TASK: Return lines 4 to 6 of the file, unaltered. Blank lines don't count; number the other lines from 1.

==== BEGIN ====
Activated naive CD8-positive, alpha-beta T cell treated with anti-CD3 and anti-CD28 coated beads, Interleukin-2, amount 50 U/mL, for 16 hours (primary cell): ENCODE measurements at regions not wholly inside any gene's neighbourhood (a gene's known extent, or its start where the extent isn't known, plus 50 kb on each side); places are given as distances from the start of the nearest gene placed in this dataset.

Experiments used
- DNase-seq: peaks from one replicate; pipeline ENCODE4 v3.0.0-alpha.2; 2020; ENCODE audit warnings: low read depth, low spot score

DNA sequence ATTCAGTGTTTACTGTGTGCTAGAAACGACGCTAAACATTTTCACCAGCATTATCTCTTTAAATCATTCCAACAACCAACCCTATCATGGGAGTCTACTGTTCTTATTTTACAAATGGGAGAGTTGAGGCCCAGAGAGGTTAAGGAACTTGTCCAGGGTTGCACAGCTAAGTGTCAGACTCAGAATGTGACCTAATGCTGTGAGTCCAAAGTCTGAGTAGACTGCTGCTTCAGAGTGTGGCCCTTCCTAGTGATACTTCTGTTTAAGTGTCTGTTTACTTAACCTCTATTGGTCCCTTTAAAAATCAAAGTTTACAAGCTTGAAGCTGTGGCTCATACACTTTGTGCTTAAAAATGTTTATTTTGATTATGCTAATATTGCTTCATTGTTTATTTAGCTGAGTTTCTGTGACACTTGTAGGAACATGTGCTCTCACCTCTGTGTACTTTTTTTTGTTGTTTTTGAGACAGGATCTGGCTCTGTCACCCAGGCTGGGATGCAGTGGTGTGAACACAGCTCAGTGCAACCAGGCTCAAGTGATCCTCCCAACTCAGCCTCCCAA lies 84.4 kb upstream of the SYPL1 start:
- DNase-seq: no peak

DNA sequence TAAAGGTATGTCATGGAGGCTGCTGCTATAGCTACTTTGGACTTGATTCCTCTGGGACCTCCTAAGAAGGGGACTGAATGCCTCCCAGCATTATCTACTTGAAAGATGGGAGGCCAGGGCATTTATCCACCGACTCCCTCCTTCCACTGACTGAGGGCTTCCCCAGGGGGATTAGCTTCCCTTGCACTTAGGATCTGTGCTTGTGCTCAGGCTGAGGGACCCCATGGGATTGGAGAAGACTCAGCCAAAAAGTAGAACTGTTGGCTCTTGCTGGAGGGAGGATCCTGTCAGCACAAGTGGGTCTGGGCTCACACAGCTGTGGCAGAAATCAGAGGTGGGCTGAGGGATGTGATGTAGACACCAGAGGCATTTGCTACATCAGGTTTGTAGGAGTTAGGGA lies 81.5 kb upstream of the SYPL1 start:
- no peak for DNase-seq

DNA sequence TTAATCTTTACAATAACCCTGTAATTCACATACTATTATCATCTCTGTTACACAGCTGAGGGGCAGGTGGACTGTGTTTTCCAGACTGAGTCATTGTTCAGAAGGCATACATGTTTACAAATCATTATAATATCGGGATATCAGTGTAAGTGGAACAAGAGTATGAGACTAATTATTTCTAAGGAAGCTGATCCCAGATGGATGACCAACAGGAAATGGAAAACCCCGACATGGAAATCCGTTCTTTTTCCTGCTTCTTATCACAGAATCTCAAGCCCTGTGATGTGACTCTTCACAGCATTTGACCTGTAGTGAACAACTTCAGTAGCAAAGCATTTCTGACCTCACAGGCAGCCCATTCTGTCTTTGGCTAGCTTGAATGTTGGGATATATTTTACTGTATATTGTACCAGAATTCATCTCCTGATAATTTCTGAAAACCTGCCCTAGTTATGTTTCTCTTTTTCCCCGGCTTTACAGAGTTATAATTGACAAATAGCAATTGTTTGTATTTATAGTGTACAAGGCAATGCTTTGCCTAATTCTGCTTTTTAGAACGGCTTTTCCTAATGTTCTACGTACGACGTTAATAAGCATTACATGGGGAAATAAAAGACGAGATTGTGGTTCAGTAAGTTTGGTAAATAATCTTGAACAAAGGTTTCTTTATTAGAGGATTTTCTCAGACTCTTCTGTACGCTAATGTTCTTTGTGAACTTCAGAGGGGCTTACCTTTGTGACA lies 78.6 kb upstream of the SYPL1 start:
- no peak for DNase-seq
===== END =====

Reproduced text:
DNA sequence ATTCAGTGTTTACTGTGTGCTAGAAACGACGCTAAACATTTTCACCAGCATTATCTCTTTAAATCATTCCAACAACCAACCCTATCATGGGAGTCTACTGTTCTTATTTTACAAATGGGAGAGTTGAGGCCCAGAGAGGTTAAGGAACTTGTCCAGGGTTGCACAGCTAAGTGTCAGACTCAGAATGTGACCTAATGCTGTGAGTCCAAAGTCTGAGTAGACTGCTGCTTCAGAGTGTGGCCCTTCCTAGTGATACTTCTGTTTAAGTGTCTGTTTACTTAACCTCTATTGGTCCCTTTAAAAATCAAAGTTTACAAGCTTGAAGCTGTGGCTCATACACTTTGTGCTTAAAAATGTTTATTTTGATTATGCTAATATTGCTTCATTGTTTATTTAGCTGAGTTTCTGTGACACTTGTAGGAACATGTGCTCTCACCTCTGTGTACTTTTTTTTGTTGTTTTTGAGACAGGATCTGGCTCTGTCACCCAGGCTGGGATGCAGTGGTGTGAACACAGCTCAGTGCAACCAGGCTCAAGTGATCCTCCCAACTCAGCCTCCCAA lies 84.4 kb upstream of the SYPL1 start:
- DNase-seq: no peak

DNA sequence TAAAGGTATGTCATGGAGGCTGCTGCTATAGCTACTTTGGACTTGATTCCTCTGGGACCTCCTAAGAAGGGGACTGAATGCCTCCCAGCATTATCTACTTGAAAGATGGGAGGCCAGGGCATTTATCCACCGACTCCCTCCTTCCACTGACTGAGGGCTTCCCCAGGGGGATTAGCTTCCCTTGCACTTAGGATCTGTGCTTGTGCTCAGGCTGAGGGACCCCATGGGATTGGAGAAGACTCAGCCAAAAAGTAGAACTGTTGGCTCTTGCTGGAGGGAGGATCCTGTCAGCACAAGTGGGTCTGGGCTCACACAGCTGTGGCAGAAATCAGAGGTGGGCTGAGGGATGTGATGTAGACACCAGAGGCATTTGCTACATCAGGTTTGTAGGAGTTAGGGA lies 81.5 kb upstream of the SYPL1 start: